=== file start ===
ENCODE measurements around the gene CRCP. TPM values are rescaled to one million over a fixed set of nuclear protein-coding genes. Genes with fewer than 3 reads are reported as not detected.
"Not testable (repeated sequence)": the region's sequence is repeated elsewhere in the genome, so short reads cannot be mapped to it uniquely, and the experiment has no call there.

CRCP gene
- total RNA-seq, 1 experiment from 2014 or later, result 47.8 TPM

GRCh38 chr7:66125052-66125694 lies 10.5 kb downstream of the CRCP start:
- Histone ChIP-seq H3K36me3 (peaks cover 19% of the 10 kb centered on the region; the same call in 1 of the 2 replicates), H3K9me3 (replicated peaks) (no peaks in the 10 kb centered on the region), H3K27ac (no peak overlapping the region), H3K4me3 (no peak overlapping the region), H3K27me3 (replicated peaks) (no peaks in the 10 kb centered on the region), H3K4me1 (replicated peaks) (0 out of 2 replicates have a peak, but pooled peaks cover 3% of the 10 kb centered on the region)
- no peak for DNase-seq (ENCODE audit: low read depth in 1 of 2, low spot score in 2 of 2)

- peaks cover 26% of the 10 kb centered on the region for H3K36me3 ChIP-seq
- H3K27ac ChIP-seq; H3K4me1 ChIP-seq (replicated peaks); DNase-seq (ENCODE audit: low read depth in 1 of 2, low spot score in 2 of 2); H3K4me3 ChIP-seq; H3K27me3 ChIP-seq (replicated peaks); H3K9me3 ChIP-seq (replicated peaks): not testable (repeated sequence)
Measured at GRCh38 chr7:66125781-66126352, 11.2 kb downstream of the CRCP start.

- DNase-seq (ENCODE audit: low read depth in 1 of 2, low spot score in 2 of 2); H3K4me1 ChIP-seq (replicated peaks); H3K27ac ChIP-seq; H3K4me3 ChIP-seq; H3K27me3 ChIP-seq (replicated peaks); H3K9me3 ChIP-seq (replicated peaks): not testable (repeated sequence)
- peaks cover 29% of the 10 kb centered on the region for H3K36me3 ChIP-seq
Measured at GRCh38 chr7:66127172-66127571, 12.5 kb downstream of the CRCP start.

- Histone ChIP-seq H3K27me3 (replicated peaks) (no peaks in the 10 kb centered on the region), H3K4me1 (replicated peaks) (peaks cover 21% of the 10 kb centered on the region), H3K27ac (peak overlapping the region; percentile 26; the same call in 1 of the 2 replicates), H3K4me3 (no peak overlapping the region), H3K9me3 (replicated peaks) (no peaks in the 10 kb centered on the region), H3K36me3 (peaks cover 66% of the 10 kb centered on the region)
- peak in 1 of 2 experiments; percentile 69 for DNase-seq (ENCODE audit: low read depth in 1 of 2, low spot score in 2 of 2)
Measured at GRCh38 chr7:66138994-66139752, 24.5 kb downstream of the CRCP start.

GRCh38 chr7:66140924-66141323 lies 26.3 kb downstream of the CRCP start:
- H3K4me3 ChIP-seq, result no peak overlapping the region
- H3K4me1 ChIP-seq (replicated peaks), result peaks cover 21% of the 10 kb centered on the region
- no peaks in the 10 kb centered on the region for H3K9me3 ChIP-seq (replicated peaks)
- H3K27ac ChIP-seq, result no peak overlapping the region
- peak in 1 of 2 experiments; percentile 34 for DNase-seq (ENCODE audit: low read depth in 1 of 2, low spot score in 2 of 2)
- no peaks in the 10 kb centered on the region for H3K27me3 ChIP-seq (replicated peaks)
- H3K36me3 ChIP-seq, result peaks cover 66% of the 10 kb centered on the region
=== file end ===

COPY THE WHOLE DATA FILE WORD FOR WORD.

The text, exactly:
ENCODE measurements around the gene CRCP. TPM values are rescaled to one million over a fixed set of nuclear protein-coding genes. Genes with fewer than 3 reads are reported as not detected.
"Not testable (repeated sequence)": the region's sequence is repeated elsewhere in the genome, so short reads cannot be mapped to it uniquely, and the experiment has no call there.

CRCP gene
- total RNA-seq, 1 experiment from 2014 or later, result 47.8 TPM

GRCh38 chr7:66125052-66125694 lies 10.5 kb downstream of the CRCP start:
- Histone ChIP-seq H3K36me3 (peaks cover 19% of the 10 kb centered on the region; the same call in 1 of the 2 replicates), H3K9me3 (replicated peaks) (no peaks in the 10 kb centered on the region), H3K27ac (no peak overlapping the region), H3K4me3 (no peak overlapping the region), H3K27me3 (replicated peaks) (no peaks in the 10 kb centered on the region), H3K4me1 (replicated peaks) (0 out of 2 replicates have a peak, but pooled peaks cover 3% of the 10 kb centered on the region)
- no peak for DNase-seq (ENCODE audit: low read depth in 1 of 2, low spot score in 2 of 2)

- peaks cover 26% of the 10 kb centered on the region for H3K36me3 ChIP-seq
- H3K27ac ChIP-seq; H3K4me1 ChIP-seq (replicated peaks); DNase-seq (ENCODE audit: low read depth in 1 of 2, low spot score in 2 of 2); H3K4me3 ChIP-seq; H3K27me3 ChIP-seq (replicated peaks); H3K9me3 ChIP-seq (replicated peaks): not testable (repeated sequence)
Measured at GRCh38 chr7:66125781-66126352, 11.2 kb downstream of the CRCP start.

- DNase-seq (ENCODE audit: low read depth in 1 of 2, low spot score in 2 of 2); H3K4me1 ChIP-seq (replicated peaks); H3K27ac ChIP-seq; H3K4me3 ChIP-seq; H3K27me3 ChIP-seq (replicated peaks); H3K9me3 ChIP-seq (replicated peaks): not testable (repeated sequence)
- peaks cover 29% of the 10 kb centered on the region for H3K36me3 ChIP-seq
Measured at GRCh38 chr7:66127172-66127571, 12.5 kb downstream of the CRCP start.

- Histone ChIP-seq H3K27me3 (replicated peaks) (no peaks in the 10 kb centered on the region), H3K4me1 (replicated peaks) (peaks cover 21% of the 10 kb centered on the region), H3K27ac (peak overlapping the region; percentile 26; the same call in 1 of the 2 replicates), H3K4me3 (no peak overlapping the region), H3K9me3 (replicated peaks) (no peaks in the 10 kb centered on the region), H3K36me3 (peaks cover 66% of the 10 kb centered on the region)
- peak in 1 of 2 experiments; percentile 69 for DNase-seq (ENCODE audit: low read depth in 1 of 2, low spot score in 2 of 2)
Measured at GRCh38 chr7:66138994-66139752, 24.5 kb downstream of the CRCP start.

GRCh38 chr7:66140924-66141323 lies 26.3 kb downstream of the CRCP start:
- H3K4me3 ChIP-seq, result no peak overlapping the region
- H3K4me1 ChIP-seq (replicated peaks), result peaks cover 21% of the 10 kb centered on the region
- no peaks in the 10 kb centered on the region for H3K9me3 ChIP-seq (replicated peaks)
- H3K27ac ChIP-seq, result no peak overlapping the region
- peak in 1 of 2 experiments; percentile 34 for DNase-seq (ENCODE audit: low read depth in 1 of 2, low spot score in 2 of 2)
- no peaks in the 10 kb centered on the region for H3K27me3 ChIP-seq (replicated peaks)
- H3K36me3 ChIP-seq, result peaks cover 66% of the 10 kb centered on the region